POZ I AM Provides Support Group and Radio for PLWHAs
When Robert Breining, the founder of the POZ I AM social network and POZ I AM Internet radio, first learned he was diagnosed with HIV in 2001, he kept it a secret. But soon, he realized that going the course alone was not the best strategy.
"It was something I kept under the rug. My mom told me, ’You don’t have to tell anybody, just keep it between us,’ and it was fine... because I was scared. I didn’t know any better," said Breining.
At a time in his life when he was fighting addiction and dealing with his father’s battle with cancer, finding out that he had also contracted HIV could have proved especially difficult. Instead of focusing on his serostatus, he chose instead to educate himself and seek out others who were also coping with their diagnoses. Robert talked candidly about his search to find others living with HIV.
"When I was joining certain social networking sites searching out people with HIV, it was becoming more of a dating site and that wasn’t what I was looking for," said Breining. "I wanted to find and learn about other people’s experiences living with HIV. I wasn’t looking to hook-up; I was looking for support. I wanted to know how I was going to live through it, how I was going to get through it, find out how people dealt with disclosure [of their HIV status] and I wasn’t really able to find it."
He recognized the need for information, the need to connect and the need for others to find stories similar to their own. That’s when he came up with the idea for POZ I AM.
Breining knew first-hand the feeling of isolation and fear that many have when they first find out their serostatus, because for more than four years he lived in the closet about his own status. Wanting to confront that fear head-on and help others realize that they do not have to live through anxiety and trepidation, he created POZ I AM.
Founded in 2007, it is now five years old and going strong. POZ I AM is a social networking site for those affected by HIV now serving over 2,000 users from more than 40 different countries. Incorporating a social media platform along with groups, blogs and an online chat room, POZ I AM is a place for those wanting to find a safe space to be open about their status with the privacy and protection of a private network.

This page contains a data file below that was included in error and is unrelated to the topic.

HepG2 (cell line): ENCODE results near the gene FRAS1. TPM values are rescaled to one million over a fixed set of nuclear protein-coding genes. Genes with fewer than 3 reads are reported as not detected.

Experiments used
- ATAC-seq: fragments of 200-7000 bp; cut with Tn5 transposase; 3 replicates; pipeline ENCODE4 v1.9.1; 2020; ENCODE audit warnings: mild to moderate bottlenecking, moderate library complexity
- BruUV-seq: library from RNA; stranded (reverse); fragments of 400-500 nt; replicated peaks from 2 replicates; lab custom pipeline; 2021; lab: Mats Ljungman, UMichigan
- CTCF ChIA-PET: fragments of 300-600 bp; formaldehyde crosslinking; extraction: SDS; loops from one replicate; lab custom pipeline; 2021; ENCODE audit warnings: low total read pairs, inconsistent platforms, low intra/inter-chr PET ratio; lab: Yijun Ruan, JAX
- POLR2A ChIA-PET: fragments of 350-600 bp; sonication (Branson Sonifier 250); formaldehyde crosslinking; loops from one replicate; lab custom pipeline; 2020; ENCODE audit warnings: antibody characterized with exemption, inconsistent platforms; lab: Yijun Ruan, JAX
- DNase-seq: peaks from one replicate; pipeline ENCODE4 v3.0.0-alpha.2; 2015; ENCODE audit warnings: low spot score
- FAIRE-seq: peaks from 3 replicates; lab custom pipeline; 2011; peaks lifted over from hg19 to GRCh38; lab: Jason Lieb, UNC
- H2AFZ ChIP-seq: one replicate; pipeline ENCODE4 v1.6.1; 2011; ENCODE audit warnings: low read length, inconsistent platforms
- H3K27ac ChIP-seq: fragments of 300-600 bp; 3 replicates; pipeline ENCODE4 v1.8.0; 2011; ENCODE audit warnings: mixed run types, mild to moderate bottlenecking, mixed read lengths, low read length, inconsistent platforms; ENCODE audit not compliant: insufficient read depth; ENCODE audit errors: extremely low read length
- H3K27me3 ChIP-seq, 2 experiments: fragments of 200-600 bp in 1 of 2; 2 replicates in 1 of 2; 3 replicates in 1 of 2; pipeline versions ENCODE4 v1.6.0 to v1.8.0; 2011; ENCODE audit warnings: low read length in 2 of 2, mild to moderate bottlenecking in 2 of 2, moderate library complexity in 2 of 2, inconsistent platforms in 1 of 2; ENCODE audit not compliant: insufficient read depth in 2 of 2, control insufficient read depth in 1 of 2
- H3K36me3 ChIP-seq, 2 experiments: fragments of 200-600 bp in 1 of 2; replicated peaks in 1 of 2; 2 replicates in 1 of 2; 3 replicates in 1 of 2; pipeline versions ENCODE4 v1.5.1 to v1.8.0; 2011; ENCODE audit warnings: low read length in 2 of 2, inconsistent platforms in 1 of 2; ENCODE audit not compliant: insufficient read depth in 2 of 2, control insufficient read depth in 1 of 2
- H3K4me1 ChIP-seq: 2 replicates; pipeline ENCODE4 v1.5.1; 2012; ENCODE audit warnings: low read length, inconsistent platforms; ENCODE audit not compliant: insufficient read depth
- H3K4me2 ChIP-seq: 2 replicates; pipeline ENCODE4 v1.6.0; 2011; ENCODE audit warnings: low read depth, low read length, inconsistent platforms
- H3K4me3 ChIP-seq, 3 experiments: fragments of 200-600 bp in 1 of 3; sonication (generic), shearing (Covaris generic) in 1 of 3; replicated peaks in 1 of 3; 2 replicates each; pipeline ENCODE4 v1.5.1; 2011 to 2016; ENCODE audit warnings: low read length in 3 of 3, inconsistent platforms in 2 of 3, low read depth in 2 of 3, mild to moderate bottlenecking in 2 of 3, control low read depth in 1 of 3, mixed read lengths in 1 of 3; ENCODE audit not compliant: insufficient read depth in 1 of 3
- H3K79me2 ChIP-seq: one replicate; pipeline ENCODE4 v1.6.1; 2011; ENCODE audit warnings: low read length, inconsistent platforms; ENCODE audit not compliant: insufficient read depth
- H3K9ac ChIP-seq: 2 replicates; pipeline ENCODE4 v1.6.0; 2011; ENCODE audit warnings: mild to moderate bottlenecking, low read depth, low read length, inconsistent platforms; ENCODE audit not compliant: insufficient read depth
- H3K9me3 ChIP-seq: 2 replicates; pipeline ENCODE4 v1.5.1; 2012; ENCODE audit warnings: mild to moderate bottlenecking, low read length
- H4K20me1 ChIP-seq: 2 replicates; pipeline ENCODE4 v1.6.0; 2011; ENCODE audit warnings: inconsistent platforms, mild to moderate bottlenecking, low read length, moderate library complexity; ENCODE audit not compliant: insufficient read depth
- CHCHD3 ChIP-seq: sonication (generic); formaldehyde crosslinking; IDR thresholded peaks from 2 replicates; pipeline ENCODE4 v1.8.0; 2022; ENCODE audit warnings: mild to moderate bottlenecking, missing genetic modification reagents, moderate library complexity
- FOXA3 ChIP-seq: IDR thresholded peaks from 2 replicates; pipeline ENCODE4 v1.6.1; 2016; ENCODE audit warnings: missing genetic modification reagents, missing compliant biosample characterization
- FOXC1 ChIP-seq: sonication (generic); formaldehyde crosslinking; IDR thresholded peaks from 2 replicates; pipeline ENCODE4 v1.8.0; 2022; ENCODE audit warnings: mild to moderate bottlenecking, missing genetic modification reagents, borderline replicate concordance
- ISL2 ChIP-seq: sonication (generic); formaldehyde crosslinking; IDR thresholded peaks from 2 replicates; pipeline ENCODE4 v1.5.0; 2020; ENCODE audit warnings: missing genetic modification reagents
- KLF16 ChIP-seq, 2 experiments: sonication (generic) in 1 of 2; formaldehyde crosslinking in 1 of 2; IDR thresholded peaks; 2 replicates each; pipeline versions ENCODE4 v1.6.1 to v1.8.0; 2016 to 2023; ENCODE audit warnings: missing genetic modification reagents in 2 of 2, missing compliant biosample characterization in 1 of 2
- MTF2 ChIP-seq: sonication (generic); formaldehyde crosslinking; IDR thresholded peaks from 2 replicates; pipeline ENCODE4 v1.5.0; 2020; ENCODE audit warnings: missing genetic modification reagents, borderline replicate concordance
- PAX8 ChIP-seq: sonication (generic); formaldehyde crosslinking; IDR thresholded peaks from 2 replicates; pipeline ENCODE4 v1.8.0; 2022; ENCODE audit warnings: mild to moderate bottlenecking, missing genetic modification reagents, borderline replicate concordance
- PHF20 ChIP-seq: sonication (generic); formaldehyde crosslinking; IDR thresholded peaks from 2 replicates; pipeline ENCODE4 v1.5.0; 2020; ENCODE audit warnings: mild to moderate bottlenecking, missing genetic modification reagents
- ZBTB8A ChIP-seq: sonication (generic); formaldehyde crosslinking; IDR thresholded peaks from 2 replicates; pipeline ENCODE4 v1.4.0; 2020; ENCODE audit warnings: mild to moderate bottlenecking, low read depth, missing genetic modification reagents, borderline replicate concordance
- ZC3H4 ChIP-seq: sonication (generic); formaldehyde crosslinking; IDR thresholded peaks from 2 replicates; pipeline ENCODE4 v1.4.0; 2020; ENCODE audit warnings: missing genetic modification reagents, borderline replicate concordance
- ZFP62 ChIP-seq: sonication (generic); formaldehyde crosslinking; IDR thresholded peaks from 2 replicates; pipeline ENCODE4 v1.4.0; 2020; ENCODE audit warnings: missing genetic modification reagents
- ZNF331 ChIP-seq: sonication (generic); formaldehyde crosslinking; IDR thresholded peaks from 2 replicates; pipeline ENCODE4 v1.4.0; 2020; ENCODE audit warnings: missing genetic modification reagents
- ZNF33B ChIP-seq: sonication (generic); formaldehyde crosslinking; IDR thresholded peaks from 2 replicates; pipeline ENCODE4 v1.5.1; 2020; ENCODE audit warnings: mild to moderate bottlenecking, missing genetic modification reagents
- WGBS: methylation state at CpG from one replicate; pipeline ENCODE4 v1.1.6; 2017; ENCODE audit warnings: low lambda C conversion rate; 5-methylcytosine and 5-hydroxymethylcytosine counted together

"I was on MySpace...when I first started finding support and other people living with HIV," said Breining. "I realized that there are a lot more people who are not on MySpace and are living with HIV and because they don’t want to put it out there, don’t want people to know that they are positive. I wanted to provide a space for people where they can be comfortable, be themselves, not feel like they have to impress anybody or have to have a hot photo of themselves, and kind of share their own story at their own will."
One of the most popular aspects of POZ I AM is their weekly broadcast, POZ I AM radio. Co-hosting the show with Breining are fellow HIV activists Jeromy Dunn and Jack Mackenroth (of "Project Runway" fame). Covering topics ranging from HIV-positive fathers (since Father’s Day is just around the corner) to HIV criminalization to the stories of day-to-day life living with HIV, POZ I AM radio brings topics of relevance to both the HIV-positive and -negative communities with guests, including reality-show celebrities, athletes and non-celebrities alike.
Broadcasting on Sunday nights at 9 p.m. EST, Robert says most of his listeners download the show to listen at a later time. "[Sunday nights] are usually a difficult time because every awards show is on at that time... and so is ’Desperate Housewives’...but we manage to draw a big audience," said Breining.
"I felt really alone, like no one knew what I was going through," recalled Timothy Reardon, a POZ I AM radio listener. "It’s just nice to hear a voice, like someone out there is living whatever it is you’re going through."
Downloading from the archives a couple of times a month has been a great comfort to Reardon. Living in rural America has been difficult and POZ I AM radio has given him the kind of social connection he has craved.
"I don’t know anyone who is HIV-positive and I thought for a long time I never would. Now I do...and I hope one day to have the courage to share my own story with the world," said Reardon. "Maybe not right now, but someday I will have that courage."
Whenever that day arrives for Reardon, there will be a wonderful community waiting to welcome him.
"These people are absolutely my family and I love the support that they give," says Breining. "The other day I put [on my status update] that my viral load was undetectable and I had 96 people ’like’ that I was undetectable. It’s those things...that us know that others care about us."
For more info on POZ I AM, visit their website at www.poziam.org. There you can join their network or find a link to POZ I AM radio. Archives of the show are also available online or for free on iTunes.